There are probably just as many reasons to not grow plants in containers as there are reasons to justify container gardening. Some potted plants consume less water than they would in the ground, but only because their demand is proportionate to their limited size. They only want more water in the ground because they can grow larger.
The most drought tolerant of plants are actually the least practical for pots or even large containers. They tolerate drought because they efficiently disperse their roots so extensively. Since they can not adequately disperse their roots in pots, they rely on what they can get from a relatively limited volume of soil. However, even if watered generously, many drought tolerant plants simply can not produce enough finely textured roots to absorb enough moisture.
For example, eucalyptus trees want to begin dispersing their roots while very young. If confined, their long and wiry roots simply go around within their limited volume of soil, trying to find a way out. They can develop a few more fibrous roots than they typically would, but probably not enough to compensate for limited root dispersion.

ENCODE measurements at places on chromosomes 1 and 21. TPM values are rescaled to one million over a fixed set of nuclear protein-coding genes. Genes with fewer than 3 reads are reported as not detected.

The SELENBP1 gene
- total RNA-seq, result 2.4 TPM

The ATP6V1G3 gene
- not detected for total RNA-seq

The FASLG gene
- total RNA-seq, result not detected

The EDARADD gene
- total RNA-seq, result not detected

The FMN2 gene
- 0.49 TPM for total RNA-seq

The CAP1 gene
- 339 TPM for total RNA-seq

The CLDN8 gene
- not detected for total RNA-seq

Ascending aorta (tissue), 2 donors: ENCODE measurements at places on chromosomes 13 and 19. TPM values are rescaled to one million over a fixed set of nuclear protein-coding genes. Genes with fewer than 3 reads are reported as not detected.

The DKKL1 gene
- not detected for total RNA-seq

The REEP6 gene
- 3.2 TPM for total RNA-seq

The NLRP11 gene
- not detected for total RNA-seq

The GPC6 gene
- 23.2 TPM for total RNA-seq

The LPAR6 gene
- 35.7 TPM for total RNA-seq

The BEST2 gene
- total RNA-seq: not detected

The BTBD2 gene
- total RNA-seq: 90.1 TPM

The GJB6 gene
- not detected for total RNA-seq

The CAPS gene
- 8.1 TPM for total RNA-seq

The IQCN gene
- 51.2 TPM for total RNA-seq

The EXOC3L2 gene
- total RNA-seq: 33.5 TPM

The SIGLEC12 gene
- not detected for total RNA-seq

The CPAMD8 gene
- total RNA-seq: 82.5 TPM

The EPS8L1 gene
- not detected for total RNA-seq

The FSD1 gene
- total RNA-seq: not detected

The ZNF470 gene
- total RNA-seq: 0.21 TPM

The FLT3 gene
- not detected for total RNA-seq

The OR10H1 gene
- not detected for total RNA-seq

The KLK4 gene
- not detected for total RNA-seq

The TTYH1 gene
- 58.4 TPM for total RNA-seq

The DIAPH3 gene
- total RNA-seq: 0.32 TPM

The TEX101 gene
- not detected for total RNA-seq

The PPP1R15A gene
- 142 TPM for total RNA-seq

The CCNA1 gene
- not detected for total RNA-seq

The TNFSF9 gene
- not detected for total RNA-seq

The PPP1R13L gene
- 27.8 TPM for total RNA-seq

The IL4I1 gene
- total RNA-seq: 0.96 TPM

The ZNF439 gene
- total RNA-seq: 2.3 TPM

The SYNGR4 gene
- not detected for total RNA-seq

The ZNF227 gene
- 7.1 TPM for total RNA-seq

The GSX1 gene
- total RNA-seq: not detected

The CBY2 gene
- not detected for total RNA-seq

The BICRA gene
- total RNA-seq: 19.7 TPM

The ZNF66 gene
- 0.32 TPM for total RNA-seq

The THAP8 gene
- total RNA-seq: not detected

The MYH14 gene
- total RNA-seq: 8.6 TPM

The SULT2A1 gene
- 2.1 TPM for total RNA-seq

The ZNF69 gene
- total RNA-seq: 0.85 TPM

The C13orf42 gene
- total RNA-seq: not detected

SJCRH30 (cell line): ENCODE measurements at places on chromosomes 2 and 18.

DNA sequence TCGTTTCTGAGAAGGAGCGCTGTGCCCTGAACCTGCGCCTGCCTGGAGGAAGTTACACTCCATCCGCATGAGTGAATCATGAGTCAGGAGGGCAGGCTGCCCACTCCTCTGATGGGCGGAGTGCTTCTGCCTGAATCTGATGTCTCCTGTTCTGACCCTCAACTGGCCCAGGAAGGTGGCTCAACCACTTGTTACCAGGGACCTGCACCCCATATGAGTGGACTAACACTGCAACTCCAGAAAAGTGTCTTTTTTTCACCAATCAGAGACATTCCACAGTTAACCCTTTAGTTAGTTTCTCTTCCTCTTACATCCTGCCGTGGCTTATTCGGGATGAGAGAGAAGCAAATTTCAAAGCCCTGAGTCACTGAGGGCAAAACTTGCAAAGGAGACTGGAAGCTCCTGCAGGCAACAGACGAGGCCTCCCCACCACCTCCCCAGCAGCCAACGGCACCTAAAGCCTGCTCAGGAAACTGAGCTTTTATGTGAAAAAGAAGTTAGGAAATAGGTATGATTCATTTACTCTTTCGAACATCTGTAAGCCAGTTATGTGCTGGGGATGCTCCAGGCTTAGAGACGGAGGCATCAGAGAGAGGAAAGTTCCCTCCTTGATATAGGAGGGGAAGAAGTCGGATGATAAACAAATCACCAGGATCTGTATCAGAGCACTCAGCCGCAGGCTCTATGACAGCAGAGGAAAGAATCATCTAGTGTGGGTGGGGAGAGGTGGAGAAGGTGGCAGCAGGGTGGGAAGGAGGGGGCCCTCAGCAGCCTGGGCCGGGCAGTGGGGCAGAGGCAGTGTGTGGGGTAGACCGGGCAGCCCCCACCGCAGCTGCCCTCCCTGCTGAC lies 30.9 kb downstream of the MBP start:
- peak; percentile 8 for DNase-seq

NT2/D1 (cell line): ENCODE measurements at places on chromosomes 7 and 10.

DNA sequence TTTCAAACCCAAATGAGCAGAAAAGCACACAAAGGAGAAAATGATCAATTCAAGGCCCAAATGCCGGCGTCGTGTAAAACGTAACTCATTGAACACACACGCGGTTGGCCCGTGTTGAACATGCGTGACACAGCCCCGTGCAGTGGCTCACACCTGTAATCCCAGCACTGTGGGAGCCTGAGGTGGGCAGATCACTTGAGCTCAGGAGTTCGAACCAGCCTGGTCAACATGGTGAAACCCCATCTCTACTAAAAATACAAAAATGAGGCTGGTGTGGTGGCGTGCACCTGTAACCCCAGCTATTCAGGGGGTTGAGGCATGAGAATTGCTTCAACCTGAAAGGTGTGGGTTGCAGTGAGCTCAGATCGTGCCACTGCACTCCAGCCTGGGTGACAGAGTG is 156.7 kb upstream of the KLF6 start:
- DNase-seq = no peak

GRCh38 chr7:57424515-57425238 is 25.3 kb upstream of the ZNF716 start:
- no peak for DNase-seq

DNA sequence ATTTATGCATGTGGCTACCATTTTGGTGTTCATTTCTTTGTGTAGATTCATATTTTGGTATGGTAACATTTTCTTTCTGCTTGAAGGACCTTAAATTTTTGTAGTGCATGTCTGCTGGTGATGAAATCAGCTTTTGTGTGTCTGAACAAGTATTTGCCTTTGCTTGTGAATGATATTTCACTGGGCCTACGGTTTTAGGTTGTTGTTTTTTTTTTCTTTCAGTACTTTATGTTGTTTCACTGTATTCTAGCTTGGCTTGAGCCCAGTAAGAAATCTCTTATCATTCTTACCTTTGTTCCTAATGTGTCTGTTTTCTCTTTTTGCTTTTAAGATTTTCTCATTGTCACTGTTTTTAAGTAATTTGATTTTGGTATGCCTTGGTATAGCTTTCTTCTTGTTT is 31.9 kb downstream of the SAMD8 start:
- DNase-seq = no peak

Wild lilac (Ceanothus spp.), flannel bush, manzanita and smoke tree are not only sensitive to confinement, but have difficulty recovering from confinement if put into the ground after their roots have circled too much within a container. Pines and many other conifers are likewise sensitive to confinement, but some types can recover if the binding roots get severed before they go into the ground.
Plants with dense and fibrous roots are more adaptable to containers. Most succulents and common yucca are good choices. Ferns and some grasses also work nicely, but need to be watered rather regularly. Some types of arborvitae and juniper work better than larger coniferous evergreens. Some small bamboos can stay potted, but not larger types.